There is a high likelihood that we – college educated adults – will have the opportunity during our lives to visit several of the world’s great cities. A business trip, family vacation, honeymoon or divorce getaway, midlife crisis or happy retirement – a majority of us will travel to foreign destinations. Standing beneath the Eiffel tower, drifting Venice by Gondola, or walking the Berlin Wall are no longer “once in a lifetime” opportunities as the challenge to create the most unique “bucket lists” becomes high fashion.
“Why do I travel?” is a question that I perpetually ponder. The common answers comprise a collage of clichés, mostly proffered up by travel salespersons to those people who don’t seek a tangible meaning to the activities they pursue. In the high school and college years, one is encouraged to travel “to become cultured”, “to become worldly”, “to discover themselves”, “find new experiences”, “gain new perspectives” – all these generic purposes are widely accepted and easily found in bulk on study abroad pamphlets.
The cliché motives for travel I deemed generic above are, ironically, also the ones I believe to be true. There have been no contributions to my education more meaningful than those experiences I have had traveling. I firmly believe there are no substitutes for first hand experience, and I apply that belief to all aspects of life. Travel gives a person the opportunity to discover new and vastly different realities from his or her own. And once internalized, hopefully, they’ll be better equipped to relate to others, communicate, and construct a more panoptic prism through which they will see and understand how the world operates.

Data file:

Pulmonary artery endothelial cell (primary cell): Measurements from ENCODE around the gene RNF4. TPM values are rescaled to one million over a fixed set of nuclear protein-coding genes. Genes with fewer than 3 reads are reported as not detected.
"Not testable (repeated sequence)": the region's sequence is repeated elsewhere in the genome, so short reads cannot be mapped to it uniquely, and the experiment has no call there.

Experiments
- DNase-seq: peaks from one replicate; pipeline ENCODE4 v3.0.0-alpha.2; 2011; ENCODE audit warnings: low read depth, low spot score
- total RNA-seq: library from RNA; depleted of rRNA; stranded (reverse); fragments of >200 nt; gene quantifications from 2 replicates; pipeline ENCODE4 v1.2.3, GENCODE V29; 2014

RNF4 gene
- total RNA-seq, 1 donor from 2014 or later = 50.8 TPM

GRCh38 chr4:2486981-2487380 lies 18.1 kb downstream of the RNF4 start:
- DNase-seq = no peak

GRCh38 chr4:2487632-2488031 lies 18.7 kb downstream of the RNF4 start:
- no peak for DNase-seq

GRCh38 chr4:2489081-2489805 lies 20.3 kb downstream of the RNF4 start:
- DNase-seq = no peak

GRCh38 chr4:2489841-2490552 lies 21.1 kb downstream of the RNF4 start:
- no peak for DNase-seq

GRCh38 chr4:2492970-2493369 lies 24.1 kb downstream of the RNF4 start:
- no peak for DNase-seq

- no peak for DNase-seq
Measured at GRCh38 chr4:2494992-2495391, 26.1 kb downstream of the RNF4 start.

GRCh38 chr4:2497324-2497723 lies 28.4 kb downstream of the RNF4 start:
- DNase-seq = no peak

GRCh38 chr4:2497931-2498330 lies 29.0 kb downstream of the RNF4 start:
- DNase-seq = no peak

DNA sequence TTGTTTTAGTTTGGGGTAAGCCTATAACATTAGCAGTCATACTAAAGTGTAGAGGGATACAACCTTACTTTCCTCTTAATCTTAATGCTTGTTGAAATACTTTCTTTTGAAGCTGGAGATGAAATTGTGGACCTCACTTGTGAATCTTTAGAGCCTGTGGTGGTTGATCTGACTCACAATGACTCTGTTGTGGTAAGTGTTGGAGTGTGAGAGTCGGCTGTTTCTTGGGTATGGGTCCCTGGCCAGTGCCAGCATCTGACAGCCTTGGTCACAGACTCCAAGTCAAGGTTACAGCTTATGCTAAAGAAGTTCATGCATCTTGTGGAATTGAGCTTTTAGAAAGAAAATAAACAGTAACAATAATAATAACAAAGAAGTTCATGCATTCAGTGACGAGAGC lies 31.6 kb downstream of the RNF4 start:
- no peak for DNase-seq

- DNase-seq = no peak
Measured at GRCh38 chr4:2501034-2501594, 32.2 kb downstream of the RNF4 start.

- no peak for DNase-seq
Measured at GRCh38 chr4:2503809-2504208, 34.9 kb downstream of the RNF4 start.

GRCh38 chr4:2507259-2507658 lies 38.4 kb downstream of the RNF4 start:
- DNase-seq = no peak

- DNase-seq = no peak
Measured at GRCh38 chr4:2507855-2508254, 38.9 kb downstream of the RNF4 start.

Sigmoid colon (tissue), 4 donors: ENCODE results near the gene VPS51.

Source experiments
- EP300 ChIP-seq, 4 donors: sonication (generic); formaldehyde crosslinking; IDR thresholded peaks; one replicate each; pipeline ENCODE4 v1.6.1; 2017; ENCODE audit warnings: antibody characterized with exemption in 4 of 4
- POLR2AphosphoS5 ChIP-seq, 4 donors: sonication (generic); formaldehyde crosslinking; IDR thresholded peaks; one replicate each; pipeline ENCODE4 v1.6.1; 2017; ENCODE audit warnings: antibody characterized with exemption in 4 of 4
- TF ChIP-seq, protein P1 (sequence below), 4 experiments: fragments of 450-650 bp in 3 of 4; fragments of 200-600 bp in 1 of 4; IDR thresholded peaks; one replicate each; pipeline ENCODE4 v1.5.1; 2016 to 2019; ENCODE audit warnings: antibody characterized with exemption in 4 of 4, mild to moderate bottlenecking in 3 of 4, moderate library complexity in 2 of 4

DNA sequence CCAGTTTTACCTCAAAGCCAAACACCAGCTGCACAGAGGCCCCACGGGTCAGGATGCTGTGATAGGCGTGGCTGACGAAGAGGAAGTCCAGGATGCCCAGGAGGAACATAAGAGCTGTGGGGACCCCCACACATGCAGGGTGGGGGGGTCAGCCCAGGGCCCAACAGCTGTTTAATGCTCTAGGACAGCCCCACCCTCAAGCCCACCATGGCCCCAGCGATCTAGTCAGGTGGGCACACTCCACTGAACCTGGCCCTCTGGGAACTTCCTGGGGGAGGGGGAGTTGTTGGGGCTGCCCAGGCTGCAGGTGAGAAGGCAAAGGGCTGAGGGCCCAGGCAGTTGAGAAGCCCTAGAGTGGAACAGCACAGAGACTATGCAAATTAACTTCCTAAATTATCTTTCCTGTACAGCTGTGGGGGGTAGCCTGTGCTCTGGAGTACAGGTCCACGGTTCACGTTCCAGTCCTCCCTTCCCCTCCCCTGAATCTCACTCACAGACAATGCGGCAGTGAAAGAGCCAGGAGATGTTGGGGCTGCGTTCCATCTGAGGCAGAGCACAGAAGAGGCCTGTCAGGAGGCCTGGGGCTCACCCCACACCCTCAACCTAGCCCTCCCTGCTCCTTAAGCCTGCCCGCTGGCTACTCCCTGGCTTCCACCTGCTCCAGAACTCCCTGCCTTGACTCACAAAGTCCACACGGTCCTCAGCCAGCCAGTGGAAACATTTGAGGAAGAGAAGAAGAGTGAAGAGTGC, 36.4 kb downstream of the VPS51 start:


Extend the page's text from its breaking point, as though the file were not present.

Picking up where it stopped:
Ideally, travel incubates more holistic and capable people. Ones who develop a greater capacity for empathy and appreciation, advanced social skills, as well as strong decision-making skills. But does it? And, more specifically, how does studying abroad assist a student in achieving such betterments?
My current home is London, along with approximately three hundred other American students on study abroad through Boston University. More so than other popular study abroad destinations, London is thought of as, “a launch point for the rest of Europe”. As far as I’ve observed, few come to London for the cultural experience. The students here are often falling asleep in class, too tired to stay awake after spending whole nights researching flight and train deals. Unlike the US, a dormitory security guard’s job is a breeze over the weekend. The reason being that most students scatter off to the airports and train stations as soon as classes surcease for the week.